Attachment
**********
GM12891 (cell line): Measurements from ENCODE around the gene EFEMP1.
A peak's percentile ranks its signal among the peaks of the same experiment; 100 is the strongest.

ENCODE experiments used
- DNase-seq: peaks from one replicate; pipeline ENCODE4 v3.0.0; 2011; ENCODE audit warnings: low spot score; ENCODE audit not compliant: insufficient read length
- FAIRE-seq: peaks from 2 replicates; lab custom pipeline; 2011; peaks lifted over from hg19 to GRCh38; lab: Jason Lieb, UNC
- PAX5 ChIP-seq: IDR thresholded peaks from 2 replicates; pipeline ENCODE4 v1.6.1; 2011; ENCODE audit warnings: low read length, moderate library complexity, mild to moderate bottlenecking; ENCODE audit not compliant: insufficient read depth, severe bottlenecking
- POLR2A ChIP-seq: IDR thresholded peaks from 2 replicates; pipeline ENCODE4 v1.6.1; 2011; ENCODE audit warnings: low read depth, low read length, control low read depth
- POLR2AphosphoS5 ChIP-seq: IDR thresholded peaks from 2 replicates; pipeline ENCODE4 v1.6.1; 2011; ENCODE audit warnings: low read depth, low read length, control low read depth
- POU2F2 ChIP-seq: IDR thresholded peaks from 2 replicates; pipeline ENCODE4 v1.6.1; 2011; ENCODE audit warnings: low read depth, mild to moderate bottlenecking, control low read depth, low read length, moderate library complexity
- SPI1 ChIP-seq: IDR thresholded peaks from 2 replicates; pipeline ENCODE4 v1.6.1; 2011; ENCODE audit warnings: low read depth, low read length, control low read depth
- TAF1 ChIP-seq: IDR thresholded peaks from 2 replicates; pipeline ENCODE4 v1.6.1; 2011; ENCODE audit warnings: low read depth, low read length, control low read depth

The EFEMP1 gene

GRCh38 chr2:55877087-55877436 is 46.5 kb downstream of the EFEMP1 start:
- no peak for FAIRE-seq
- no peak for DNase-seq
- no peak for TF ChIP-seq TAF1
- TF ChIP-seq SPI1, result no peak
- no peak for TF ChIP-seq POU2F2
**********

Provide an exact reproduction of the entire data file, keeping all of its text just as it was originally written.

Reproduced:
GM12891 (cell line): Measurements from ENCODE around the gene EFEMP1.
A peak's percentile ranks its signal among the peaks of the same experiment; 100 is the strongest.

ENCODE experiments used
- DNase-seq: peaks from one replicate; pipeline ENCODE4 v3.0.0; 2011; ENCODE audit warnings: low spot score; ENCODE audit not compliant: insufficient read length
- FAIRE-seq: peaks from 2 replicates; lab custom pipeline; 2011; peaks lifted over from hg19 to GRCh38; lab: Jason Lieb, UNC
- PAX5 ChIP-seq: IDR thresholded peaks from 2 replicates; pipeline ENCODE4 v1.6.1; 2011; ENCODE audit warnings: low read length, moderate library complexity, mild to moderate bottlenecking; ENCODE audit not compliant: insufficient read depth, severe bottlenecking
- POLR2A ChIP-seq: IDR thresholded peaks from 2 replicates; pipeline ENCODE4 v1.6.1; 2011; ENCODE audit warnings: low read depth, low read length, control low read depth
- POLR2AphosphoS5 ChIP-seq: IDR thresholded peaks from 2 replicates; pipeline ENCODE4 v1.6.1; 2011; ENCODE audit warnings: low read depth, low read length, control low read depth
- POU2F2 ChIP-seq: IDR thresholded peaks from 2 replicates; pipeline ENCODE4 v1.6.1; 2011; ENCODE audit warnings: low read depth, mild to moderate bottlenecking, control low read depth, low read length, moderate library complexity
- SPI1 ChIP-seq: IDR thresholded peaks from 2 replicates; pipeline ENCODE4 v1.6.1; 2011; ENCODE audit warnings: low read depth, low read length, control low read depth
- TAF1 ChIP-seq: IDR thresholded peaks from 2 replicates; pipeline ENCODE4 v1.6.1; 2011; ENCODE audit warnings: low read depth, low read length, control low read depth

The EFEMP1 gene

GRCh38 chr2:55877087-55877436 is 46.5 kb downstream of the EFEMP1 start:
- no peak for FAIRE-seq
- no peak for DNase-seq
- no peak for TF ChIP-seq TAF1
- TF ChIP-seq SPI1, result no peak
- no peak for TF ChIP-seq POU2F2